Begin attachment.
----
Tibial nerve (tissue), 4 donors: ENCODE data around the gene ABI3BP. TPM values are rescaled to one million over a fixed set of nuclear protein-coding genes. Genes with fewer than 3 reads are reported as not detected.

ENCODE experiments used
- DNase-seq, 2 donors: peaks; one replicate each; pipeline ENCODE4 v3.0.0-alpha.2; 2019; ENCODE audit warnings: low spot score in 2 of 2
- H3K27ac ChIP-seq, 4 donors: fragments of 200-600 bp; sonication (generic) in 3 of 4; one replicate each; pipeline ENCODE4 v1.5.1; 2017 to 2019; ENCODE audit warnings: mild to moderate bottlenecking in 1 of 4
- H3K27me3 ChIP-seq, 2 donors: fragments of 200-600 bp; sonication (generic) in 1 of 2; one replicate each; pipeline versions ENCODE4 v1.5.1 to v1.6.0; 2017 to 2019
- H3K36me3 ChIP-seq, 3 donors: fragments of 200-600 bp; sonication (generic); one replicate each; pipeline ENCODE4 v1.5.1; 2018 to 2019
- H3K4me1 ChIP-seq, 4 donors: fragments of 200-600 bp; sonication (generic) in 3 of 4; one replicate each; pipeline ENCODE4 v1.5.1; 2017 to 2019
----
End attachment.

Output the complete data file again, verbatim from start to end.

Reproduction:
Tibial nerve (tissue), 4 donors: ENCODE data around the gene ABI3BP. TPM values are rescaled to one million over a fixed set of nuclear protein-coding genes. Genes with fewer than 3 reads are reported as not detected.

ENCODE experiments used
- DNase-seq, 2 donors: peaks; one replicate each; pipeline ENCODE4 v3.0.0-alpha.2; 2019; ENCODE audit warnings: low spot score in 2 of 2
- H3K27ac ChIP-seq, 4 donors: fragments of 200-600 bp; sonication (generic) in 3 of 4; one replicate each; pipeline ENCODE4 v1.5.1; 2017 to 2019; ENCODE audit warnings: mild to moderate bottlenecking in 1 of 4
- H3K27me3 ChIP-seq, 2 donors: fragments of 200-600 bp; sonication (generic) in 1 of 2; one replicate each; pipeline versions ENCODE4 v1.5.1 to v1.6.0; 2017 to 2019
- H3K36me3 ChIP-seq, 3 donors: fragments of 200-600 bp; sonication (generic); one replicate each; pipeline ENCODE4 v1.5.1; 2018 to 2019
- H3K4me1 ChIP-seq, 4 donors: fragments of 200-600 bp; sonication (generic) in 3 of 4; one replicate each; pipeline ENCODE4 v1.5.1; 2017 to 2019